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banner Thursday, 10 January, 2002, 13:21 GMT
Capping Waugh's career
Steve Waugh in cap and blazer
Waugh's battered cap has attracted criticism
Australian captain Steve Waugh is used to responding to criticism in front of a packed press conference.

But there was one question on Thursday that had nothing to do with the make-up or form of his world-leading side.

Throughout his 17-year Test career, Waugh has taken great pride in wearing the same cap.

The peak may be frayed and the kangaroo on the coat of arms a little past its best, but Waugh insists there is no need for a new one.

I have too many memories simply to discard it
Steve Waugh
And he took exception to the comments of former Test great Neil Harvey, who said last week he thought the cap looked, "bloody terrible".

"He needs to get another one," Harvey told a Melbourne newspaper. "He is on camera all the time and it doesn't look the best."

But Waugh was in no mood to take advice from a member of Sir Donald Bradman's 1948 Invincibles.

"I'll continue to wear it so long as I think it's in a reasonable state - and I think it is at this stage," he declared.

"I have too many memories simply to discard it and, to be truthful, it's really no-one else's business."


The cap has been valued at more than Aus$100,000 (36,500) as a collector's item, but Waugh said money had nothing to do with it.

"There's no price tag on it. I would never sell it, it's something I would probably keep in the family or donate to a museum some day," he said.

Steve Waugh in 1986
The cap during its salad days
The significance of the cap is far more than that of mere headwear, of course.

Most initiates into the Test world are presented with their first cap by their captain before play begins but recently Australia have gone a step further.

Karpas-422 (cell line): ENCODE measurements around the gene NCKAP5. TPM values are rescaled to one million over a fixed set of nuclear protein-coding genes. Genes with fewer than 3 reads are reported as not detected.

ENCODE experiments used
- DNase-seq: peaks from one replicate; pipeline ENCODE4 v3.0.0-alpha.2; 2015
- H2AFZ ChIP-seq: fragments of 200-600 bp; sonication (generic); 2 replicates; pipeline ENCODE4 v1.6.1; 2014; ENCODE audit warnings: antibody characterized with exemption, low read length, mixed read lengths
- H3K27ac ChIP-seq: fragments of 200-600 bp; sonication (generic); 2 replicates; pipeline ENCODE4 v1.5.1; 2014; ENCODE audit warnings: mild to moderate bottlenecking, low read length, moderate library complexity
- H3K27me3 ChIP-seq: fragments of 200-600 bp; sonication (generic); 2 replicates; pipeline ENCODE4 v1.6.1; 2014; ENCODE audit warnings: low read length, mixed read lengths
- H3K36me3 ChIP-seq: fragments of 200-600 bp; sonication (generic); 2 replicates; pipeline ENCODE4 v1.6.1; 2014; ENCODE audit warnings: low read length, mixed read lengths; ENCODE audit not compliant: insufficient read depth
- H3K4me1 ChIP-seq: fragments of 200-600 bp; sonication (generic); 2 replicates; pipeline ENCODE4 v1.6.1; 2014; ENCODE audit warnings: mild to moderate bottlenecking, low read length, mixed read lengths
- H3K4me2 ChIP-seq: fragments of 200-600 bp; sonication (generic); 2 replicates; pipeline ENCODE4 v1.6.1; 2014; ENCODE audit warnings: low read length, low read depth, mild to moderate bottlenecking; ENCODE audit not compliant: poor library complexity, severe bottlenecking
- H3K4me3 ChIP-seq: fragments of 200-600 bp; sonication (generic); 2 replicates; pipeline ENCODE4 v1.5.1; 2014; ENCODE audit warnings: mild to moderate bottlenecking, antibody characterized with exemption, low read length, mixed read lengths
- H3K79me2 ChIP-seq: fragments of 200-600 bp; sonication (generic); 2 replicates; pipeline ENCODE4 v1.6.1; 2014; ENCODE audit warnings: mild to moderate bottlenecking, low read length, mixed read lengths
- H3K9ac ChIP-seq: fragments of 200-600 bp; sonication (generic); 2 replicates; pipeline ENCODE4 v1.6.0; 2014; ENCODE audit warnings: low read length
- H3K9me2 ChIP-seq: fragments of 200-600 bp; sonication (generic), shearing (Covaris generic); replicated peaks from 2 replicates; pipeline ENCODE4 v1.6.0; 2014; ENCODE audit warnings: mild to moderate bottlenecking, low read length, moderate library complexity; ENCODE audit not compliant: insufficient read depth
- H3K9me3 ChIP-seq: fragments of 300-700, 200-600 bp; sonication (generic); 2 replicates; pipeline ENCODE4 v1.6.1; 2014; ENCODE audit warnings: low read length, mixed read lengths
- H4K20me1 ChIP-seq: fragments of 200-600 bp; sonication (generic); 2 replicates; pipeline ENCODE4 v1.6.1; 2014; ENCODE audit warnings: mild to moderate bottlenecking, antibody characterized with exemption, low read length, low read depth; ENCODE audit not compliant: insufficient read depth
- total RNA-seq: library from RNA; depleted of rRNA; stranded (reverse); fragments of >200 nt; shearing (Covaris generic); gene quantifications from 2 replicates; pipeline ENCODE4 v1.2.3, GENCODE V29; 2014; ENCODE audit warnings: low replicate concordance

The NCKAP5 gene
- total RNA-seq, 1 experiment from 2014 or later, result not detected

Batsman Simon Katich was the last man to be awarded the baggy green, at Headingley in August, and presenting it was Waugh's predecessor Richie Benaud.

"Enjoy every single moment that you wear the cap on your head," were the words of wisdom from one of cricket's great sages.

"And respect the traditions of Australian cricket like many that have passed before."

Waugh has certainly done his bit for the history of Australian cricket, having played 145 Tests since December 1985.

And that baggy green cap has been a part of some great traditions, getting soaked with sweat, blood, beer and champagne in the process.

Fellow batsman Damien Martyn is one who fully appreciates the significance of the Test team's headwear.

Martyn gained his cap back in 1992 but, after a nightmare against South Africa in Sydney, was dropped from the Test side for the next six years.

As part of the Ashes touring party he was of course allowed to sport the baggy green, along with his capped colleagues.

But Martyn refused to do so until he took the field as part of the Test side again, not wanting to tempt providence.

Major row

Perhaps the national significance is greater for Australia, but there are those who take personal pride in their headwear.

And for former England wicketkeeper Jack Russell there was an element of idiosyncrasy, as well as the belief that it helped him sight the ball consistently.

Jack Russell in his sun hat
Russell was made to play without his famous floppy
The floppy sun hat was regularly in need of repair but the only person allowed to perform maintenance was Russell's wife Aileen.

She also kept a biscuit tin with a tea cosy on top - the same size as here husband's head - on which the hat was placed to dry after being washed to ensure it did not warp.

The only time Russell was unable to wear the hat was when ECB president Lord McLaurin insisted the England team wear regulation blue caps.

"I thought I'd done enough by sewing an England badge over the Gloucester one," Russell said later.

"There was a hell of a row and I was forced to back down. I wore the blue one and didn't play at all well."

Russell got his revenge on his last international appearance - he broke ranks and wore his famous headwear, sewn in the lining of his regulation blue hat.

Waugh, too, says that his cap will be with him when he bids farewell to Test cricket, and it may even tell him when it is time to go.

"I think when the cap is worn out it will probably be a signal for me to leave," he said. "We might go hand in hand."

Links to more Australia v South Africa stories are at the foot of the page.


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